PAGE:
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Asylum seekers removal lacks accountability, RMJ


`Situation likely to worsen’

15th March 2010: The process for removing asylum seekers lacks accountability and ‘will get worse’
 
The assertion by the lawyers defending human rights, Refugee and Migrant Justice, comes in response to Baroness Nuala O’Loan DBE’s Report to the United Kingdom Border Agency on ‘Outsourcing Abuse’.
 
The RMJ has asserted lack of accountability highlighted in a new report on deportation practices by the UK Border Agency will only get worse under new Government measures.

Baroness O’Loan’s report highlights a failure to properly investigate claims of mistreatment to asylum seekers and, whilst noting some recent improvements, recommends further changes.

In February, the Government gave an assurance to the House of Lords that claims of abuse were already subject to a ‘rigorous investigative process.’ Over the last few months, the Government has been loosening key controls which allow courts to prevent unlawful removals.
 
RMJ has asserted that it believes new moves will mean even more people will be removed without being given the required 72 hours notice – making it harder for the courts to prevent unlawful removal.

This comes at a time when the practice of giving unaccompanied children no notice of removal has already been judged unlawful and yet no change in policy has been announced.
 
Caroline Slocock, chief executive of Refugee and Migrant Justice, says, “Removals are sometimes justified, but they need to be carried out humanely and in accordance with the law. 
 
“Despite Government assurances that poor treatment will be investigated properly in future, it continues to operate and develop new practices which prevent independent scrutiny of their actions by the courts and this is a major concern.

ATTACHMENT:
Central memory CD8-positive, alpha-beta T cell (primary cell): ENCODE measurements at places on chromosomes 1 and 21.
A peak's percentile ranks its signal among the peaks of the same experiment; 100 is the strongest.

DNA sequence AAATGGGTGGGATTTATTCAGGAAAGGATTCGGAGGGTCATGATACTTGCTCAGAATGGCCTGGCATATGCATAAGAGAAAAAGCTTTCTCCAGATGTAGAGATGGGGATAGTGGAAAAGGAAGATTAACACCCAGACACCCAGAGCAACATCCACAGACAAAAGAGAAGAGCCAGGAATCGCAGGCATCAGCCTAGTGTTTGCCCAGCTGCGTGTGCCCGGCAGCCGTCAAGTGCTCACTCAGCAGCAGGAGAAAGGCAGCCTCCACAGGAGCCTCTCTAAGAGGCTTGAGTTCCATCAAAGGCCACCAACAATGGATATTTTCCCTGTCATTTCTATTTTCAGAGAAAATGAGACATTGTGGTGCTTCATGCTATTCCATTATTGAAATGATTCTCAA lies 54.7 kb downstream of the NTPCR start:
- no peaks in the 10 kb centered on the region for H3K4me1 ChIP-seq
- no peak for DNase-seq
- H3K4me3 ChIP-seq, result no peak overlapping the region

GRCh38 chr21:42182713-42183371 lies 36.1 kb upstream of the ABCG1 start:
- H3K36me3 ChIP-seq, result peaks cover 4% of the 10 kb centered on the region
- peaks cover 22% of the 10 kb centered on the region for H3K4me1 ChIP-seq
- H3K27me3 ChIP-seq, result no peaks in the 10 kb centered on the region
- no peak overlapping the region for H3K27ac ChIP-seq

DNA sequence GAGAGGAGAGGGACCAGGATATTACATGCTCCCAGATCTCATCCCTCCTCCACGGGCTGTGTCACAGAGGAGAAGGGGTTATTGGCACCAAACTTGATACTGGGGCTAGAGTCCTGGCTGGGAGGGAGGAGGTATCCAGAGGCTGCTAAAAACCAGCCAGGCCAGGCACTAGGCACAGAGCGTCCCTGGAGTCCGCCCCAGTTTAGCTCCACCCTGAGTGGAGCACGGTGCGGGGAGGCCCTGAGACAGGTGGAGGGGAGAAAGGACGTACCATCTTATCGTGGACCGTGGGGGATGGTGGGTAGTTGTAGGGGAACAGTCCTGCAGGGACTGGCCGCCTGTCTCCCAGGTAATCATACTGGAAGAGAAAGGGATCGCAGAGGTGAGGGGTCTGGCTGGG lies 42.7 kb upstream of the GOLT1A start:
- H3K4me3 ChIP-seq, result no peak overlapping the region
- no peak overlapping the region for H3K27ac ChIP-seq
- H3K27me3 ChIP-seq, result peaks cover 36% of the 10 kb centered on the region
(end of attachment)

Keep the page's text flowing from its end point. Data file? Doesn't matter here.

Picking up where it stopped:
“As recently as December 2009, the UK Border Agency announced that it would increase the categories of asylum seekers who will be given no notice of removal.  That prevents them from accessing legal support and getting unsound Home Office decisions overturned by the courts. 

“In February, Justice Collins established the existing policy to remove unaccompanied children from the UK, without notice, was unlawful but no change of policy has been announced.
 
“One of our former clients had his telephone taken from him so he could not contact anyone, was beaten up on arrival at Heathrow and forced on to the plane. The UK Border Agency later argued that due to the publicity of his particular case, he had been deemed ‘disruptive.’

“An unpublished policy meant that they could give ‘disruptive’ clients no notice of removal.   RMJ was able later to get a court order granted to return him to the UK, where he has subsequently been granted asylum. Many others may not have been so fortunate.
 
"The report’s recommendations are welcome but it is shocking that a policy is not already in place for male staff to leave the room during searches of female detainees, and that officers are not already required to justify use of force in respect of necessity, proportionality and legality.

“A recent House of Lords inquiry found 36 occasions where pilots have refused to fly due to deportees’ physical or mental condition in the last two years – yet the UK Border Agency keeps surprisingly few records of such incidents."
 

Failed asylum seekers increasing in Britain’

Stop lopsided use of stop and search powers: EHRC